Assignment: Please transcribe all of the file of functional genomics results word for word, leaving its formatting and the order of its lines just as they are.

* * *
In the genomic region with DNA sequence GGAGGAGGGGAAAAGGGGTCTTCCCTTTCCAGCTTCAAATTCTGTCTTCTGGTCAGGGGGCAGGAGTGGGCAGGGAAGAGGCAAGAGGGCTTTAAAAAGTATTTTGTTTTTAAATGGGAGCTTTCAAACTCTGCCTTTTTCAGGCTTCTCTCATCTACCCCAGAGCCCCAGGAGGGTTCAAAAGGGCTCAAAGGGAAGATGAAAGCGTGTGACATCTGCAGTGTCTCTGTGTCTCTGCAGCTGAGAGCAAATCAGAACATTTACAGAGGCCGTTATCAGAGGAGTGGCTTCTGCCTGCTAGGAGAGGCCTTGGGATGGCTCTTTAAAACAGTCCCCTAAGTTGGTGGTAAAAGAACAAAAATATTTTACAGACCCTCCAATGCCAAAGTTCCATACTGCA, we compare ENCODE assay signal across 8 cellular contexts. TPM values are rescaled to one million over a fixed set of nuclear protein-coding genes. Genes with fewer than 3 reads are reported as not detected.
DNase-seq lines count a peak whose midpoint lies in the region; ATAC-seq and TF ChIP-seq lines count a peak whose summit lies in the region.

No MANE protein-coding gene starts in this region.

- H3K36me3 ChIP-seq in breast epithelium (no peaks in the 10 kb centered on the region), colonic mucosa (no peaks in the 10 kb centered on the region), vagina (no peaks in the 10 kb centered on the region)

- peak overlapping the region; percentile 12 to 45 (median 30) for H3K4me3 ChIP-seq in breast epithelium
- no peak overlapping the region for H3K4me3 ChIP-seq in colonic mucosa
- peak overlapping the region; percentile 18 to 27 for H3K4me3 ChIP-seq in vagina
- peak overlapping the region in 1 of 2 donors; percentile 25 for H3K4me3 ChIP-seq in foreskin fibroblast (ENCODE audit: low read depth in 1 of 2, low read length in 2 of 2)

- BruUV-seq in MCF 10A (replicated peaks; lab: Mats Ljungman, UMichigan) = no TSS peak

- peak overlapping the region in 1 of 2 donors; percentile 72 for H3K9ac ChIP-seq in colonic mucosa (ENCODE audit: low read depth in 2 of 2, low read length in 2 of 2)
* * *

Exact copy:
In the genomic region with DNA sequence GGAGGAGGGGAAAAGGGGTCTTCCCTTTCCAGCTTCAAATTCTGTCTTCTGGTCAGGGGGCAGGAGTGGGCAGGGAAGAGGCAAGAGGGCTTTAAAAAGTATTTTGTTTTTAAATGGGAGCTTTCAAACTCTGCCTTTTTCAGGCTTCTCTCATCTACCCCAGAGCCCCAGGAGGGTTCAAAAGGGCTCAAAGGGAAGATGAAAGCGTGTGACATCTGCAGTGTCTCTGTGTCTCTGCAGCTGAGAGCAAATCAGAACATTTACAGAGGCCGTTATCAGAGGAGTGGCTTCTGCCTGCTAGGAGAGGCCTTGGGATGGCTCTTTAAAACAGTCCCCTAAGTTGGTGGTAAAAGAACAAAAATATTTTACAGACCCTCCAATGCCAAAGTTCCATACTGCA, we compare ENCODE assay signal across 8 cellular contexts. TPM values are rescaled to one million over a fixed set of nuclear protein-coding genes. Genes with fewer than 3 reads are reported as not detected.
DNase-seq lines count a peak whose midpoint lies in the region; ATAC-seq and TF ChIP-seq lines count a peak whose summit lies in the region.

No MANE protein-coding gene starts in this region.

- H3K36me3 ChIP-seq in breast epithelium (no peaks in the 10 kb centered on the region), colonic mucosa (no peaks in the 10 kb centered on the region), vagina (no peaks in the 10 kb centered on the region)

- peak overlapping the region; percentile 12 to 45 (median 30) for H3K4me3 ChIP-seq in breast epithelium
- no peak overlapping the region for H3K4me3 ChIP-seq in colonic mucosa
- peak overlapping the region; percentile 18 to 27 for H3K4me3 ChIP-seq in vagina
- peak overlapping the region in 1 of 2 donors; percentile 25 for H3K4me3 ChIP-seq in foreskin fibroblast (ENCODE audit: low read depth in 1 of 2, low read length in 2 of 2)

- BruUV-seq in MCF 10A (replicated peaks; lab: Mats Ljungman, UMichigan) = no TSS peak

- peak overlapping the region in 1 of 2 donors; percentile 72 for H3K9ac ChIP-seq in colonic mucosa (ENCODE audit: low read depth in 2 of 2, low read length in 2 of 2)